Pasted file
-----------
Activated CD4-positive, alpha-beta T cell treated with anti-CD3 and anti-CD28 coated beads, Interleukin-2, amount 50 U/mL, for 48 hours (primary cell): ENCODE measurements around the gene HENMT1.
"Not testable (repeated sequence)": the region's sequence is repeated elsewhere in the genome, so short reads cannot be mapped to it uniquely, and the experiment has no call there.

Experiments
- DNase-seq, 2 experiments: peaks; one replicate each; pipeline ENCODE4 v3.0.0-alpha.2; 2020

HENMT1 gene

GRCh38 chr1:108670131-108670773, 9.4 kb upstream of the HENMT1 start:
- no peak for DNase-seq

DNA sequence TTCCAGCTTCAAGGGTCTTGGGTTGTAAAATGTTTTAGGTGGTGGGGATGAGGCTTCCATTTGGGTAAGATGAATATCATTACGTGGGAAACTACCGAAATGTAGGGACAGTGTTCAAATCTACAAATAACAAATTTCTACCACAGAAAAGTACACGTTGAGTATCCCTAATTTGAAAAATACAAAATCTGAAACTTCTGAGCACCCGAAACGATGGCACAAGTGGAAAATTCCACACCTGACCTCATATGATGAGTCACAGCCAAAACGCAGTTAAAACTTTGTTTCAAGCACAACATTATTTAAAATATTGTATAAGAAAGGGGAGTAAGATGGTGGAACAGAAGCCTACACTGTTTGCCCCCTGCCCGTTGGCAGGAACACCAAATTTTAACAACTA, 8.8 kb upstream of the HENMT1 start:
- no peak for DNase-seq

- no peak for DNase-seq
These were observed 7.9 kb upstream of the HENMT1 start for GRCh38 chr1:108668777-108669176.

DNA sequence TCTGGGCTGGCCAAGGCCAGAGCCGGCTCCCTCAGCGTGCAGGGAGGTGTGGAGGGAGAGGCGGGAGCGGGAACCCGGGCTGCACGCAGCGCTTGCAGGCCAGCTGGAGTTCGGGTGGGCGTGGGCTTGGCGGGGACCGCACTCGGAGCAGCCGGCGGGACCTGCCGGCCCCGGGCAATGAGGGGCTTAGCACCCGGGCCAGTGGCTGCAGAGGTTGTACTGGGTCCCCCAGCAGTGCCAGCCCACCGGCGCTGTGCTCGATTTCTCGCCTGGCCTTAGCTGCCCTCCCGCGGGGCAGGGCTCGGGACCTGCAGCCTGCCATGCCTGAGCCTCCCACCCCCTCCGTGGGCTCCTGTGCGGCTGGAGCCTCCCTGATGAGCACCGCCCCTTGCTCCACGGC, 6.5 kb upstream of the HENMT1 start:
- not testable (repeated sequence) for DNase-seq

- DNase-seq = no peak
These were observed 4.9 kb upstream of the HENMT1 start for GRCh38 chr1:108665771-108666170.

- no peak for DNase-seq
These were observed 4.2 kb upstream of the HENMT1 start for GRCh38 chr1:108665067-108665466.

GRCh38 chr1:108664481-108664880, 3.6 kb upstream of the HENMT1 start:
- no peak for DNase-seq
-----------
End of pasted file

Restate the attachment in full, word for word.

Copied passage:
Activated CD4-positive, alpha-beta T cell treated with anti-CD3 and anti-CD28 coated beads, Interleukin-2, amount 50 U/mL, for 48 hours (primary cell): ENCODE measurements around the gene HENMT1.
"Not testable (repeated sequence)": the region's sequence is repeated elsewhere in the genome, so short reads cannot be mapped to it uniquely, and the experiment has no call there.

Experiments
- DNase-seq, 2 experiments: peaks; one replicate each; pipeline ENCODE4 v3.0.0-alpha.2; 2020

HENMT1 gene

GRCh38 chr1:108670131-108670773, 9.4 kb upstream of the HENMT1 start:
- no peak for DNase-seq

DNA sequence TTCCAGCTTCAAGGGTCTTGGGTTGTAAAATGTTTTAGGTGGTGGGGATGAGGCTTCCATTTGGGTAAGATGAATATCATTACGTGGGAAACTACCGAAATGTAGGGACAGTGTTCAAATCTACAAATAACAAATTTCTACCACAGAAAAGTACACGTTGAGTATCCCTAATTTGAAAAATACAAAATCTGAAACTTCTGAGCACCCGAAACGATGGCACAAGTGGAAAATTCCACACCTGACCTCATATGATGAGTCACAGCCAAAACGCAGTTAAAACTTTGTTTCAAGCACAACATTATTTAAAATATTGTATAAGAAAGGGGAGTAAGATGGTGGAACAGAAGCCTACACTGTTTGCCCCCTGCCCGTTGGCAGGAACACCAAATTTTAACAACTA, 8.8 kb upstream of the HENMT1 start:
- no peak for DNase-seq

- no peak for DNase-seq
These were observed 7.9 kb upstream of the HENMT1 start for GRCh38 chr1:108668777-108669176.

DNA sequence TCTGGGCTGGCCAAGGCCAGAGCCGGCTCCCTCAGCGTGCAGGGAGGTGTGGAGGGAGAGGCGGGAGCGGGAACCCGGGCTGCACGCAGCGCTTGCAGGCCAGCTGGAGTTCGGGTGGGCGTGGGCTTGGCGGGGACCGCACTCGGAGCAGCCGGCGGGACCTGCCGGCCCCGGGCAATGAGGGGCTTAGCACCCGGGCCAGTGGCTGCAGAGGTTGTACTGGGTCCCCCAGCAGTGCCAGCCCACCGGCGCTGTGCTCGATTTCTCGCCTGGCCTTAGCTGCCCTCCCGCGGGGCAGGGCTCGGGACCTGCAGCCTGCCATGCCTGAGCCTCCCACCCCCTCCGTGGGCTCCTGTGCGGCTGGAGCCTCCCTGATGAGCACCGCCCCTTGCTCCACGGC, 6.5 kb upstream of the HENMT1 start:
- not testable (repeated sequence) for DNase-seq

- DNase-seq = no peak
These were observed 4.9 kb upstream of the HENMT1 start for GRCh38 chr1:108665771-108666170.

- no peak for DNase-seq
These were observed 4.2 kb upstream of the HENMT1 start for GRCh38 chr1:108665067-108665466.

GRCh38 chr1:108664481-108664880, 3.6 kb upstream of the HENMT1 start:
- no peak for DNase-seq